LBA Monthly View | July 2020


• The average rate for a 30-year mortgage reached its lowest level ever at 2.98%. The average rate for a 30-year mortgage at the beginning of the year was 3.72% and a year ago it was 3.81%.

• Almond prices may be headed lower. California’s almond production is expected to be 18% higher in 2020 than 2019, the largest increase since 2011 and 12th largest increase since the mid-1980’s.

• Year-to-date through July 21st, if you exclude the top 5 holdings by market cap (MSFT, AAPL, AMZN, FB, GOOG) for the S&P 500, the simple average return for the other 500 stocks would be -7.8%. When the top five holdings are included the S&P 500 returned a positive 2.0% year to date. (There are actually 505 names in the S&P 500)

• It’s no secret the pandemic has caused consumer habits to change as data supplied by Visa demonstrates. As of May (latest data available) Home Improvement, Food & Drugstore spending grew 20% and Entertainment, Fuel, and Travel fell by over 40%.

Company Highlights

• Johnson & Johnson announced a promising COVID-19 vaccine candidate. It is initiating a Phase 1/Phase 2 trial in late July (original timeline for this study was projected to be in September) which will test more than 1,000 healthy adults between the ages of 18 and 55 as well as people 65 and older.

• Madison Square Garden Sports is prepared for the return of professional sports with MLB, NBA, and NHL all having finalized plans to start/finish their seasons.

• Novartis launched a non-profit portfolio of 15 medicines for treatment of COVID-19 aimed to help low-income and lower-middle-income countries.

• Alphabet (Google) announced it expects to invest $10 billion in India over the next 5-7 years.

• Both Amazon and Home Depot pledged to spend $4 billion and $850 million, respectively, to ensure the safety of their employees. This investment will cause a short-term hit to earnings, but this exemplifies both company’s long-term thinking.

On Our Minds

Sears Holdings, which emerged from bankruptcy in early 2019, was once more valuable than Amazon. We know what you are thinking: LBA, have you lost your collective minds during quarantine? The answer is no. You see, Sears—like Amazon—was one of the most innovative companies of all time. However, due to years of complacency and mismanagement, the company is now a retail footnote.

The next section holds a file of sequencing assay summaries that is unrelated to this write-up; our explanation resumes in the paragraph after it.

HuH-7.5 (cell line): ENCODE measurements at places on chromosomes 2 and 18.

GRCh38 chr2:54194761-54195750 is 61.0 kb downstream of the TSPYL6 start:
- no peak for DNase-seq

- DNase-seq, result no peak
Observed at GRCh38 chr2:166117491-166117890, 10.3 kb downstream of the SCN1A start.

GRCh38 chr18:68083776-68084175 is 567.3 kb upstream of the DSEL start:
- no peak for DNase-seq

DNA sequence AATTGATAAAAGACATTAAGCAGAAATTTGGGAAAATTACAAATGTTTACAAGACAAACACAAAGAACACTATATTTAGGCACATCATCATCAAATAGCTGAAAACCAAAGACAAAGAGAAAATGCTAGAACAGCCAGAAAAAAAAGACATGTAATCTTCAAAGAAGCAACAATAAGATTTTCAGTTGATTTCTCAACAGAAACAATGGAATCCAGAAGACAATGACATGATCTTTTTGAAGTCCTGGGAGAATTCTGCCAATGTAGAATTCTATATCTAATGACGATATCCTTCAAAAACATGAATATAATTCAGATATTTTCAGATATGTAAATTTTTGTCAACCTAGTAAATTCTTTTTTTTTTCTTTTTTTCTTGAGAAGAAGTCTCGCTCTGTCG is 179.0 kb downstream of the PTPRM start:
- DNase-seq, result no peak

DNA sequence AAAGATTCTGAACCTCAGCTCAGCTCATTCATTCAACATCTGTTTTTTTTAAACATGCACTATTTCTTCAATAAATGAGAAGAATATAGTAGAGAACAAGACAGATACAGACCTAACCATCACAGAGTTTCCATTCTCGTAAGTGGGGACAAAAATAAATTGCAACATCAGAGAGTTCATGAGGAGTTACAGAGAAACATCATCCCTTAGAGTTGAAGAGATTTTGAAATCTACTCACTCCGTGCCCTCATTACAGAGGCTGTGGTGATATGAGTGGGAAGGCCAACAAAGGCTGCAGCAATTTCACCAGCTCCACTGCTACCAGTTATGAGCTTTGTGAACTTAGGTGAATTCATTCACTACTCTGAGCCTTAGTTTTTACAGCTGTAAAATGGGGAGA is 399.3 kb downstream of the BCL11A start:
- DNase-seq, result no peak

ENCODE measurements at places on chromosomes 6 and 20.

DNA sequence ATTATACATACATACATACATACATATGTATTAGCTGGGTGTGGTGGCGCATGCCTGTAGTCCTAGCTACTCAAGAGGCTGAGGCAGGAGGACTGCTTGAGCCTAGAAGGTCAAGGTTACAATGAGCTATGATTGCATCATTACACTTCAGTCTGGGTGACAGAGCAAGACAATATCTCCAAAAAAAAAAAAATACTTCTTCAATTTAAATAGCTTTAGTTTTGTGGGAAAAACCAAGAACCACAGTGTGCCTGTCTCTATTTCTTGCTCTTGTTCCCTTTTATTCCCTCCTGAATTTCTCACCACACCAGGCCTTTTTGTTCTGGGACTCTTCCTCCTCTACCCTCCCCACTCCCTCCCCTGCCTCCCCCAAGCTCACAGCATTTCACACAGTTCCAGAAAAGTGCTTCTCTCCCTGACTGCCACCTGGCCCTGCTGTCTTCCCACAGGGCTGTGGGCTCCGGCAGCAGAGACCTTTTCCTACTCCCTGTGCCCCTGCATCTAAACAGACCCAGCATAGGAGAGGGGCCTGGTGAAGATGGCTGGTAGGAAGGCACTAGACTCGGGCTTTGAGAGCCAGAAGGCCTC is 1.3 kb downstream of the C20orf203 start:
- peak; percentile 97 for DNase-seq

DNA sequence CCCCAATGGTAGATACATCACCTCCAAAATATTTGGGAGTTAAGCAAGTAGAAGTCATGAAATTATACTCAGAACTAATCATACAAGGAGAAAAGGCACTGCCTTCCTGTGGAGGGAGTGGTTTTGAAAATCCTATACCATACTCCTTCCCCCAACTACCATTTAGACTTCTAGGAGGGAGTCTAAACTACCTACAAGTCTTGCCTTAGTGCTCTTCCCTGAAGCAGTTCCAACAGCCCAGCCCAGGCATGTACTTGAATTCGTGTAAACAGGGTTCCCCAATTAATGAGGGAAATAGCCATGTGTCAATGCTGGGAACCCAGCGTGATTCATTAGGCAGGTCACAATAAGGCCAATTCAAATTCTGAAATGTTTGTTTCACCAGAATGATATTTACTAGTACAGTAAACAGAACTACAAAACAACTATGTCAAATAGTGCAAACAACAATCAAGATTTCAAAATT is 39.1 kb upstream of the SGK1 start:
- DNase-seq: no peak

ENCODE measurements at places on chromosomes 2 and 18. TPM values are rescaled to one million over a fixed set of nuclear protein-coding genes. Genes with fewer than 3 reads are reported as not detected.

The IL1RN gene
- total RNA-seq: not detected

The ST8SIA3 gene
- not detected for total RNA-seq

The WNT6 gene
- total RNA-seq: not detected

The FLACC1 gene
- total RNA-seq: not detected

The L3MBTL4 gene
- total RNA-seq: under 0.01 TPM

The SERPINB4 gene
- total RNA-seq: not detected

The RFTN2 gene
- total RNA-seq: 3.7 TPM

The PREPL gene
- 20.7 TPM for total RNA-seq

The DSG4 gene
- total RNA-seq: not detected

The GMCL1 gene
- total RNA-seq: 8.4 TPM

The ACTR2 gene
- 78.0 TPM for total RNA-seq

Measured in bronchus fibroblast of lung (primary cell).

With the advent of the telegraph and the expansion of rails, at-home ordering flourished in the late 1800s. Sears, Roebuck & Co. (Sears), like Amazon, started by selling just one item—watches—and shortly thereafter offered a wide range of mailable items. As the company’s catalogue grew, it expanded to brick-and-mortar, as Amazon has done. Sears was considered a radical innovator due to its wide product mix, store design (which encouraged “self-shopping”), and non-urban locations. It negotiated volume pricing with suppliers and housed inventory in gigantic warehouses. Sound familiar?

The 1906 Sears IPO—the first retail IPO in the US— marked the beginning of the consumer discretionary sector. In today’s dollars, the company’s valuation reached $1 billion (“unicorn” status). In the decade between 1895 and 1905, Sears’s revenue grew by a factor of fifty, from about $750,000 to about $38 million; by comparison, Amazon’s revenue grew by a factor of ten between 2008 and 2018. Sears orders flourished during the 1918 Spanish Flu, probably because quarantined customers had ample time to browse the latest catalogues. As doctors prescribed bed rest, Sears mattress orders soared. Amazon’s coronavirus-fueled sales are eerily reminiscent of Sears’s growth during the 1918 pandemic.

Sears dominated the retail sector for the next fifty years, while broadening into lucrative business services such as insurance and finance. Once again, Amazon’s expansion into non-retail sectors, such as cloud storage and television content, echoes the strategy employed by Sears. Over time, Sears’s ancillary businesses became independent either by choice or by regulation; they included Dean Witter (Morgan Stanley), Discover, Lands’ End, Sears Canada, Orchard, and Allstate. As Sears’s history demonstrates, a large company can innovate for several years and then grow revenue for decades more by wielding free cash flow to make strategic, lucrative investments.

The fall of Sears reminds us that even the most wildly successful companies can fail. As investors, we must avoid clinging to a stock we once loved despite dwindling innovation or newly complacent management. At the same time, we need to remember that a regulatory break-up (which is a likely eventuality for Amazon and the “Big Tech” industry) doesn’t have to be feared—it may just result in the unlocking of significant value from years of investments and acquisitions, as it did for Sears. “Big” does not necessarily mean “bad.” It may mean “the best is yet to come.”

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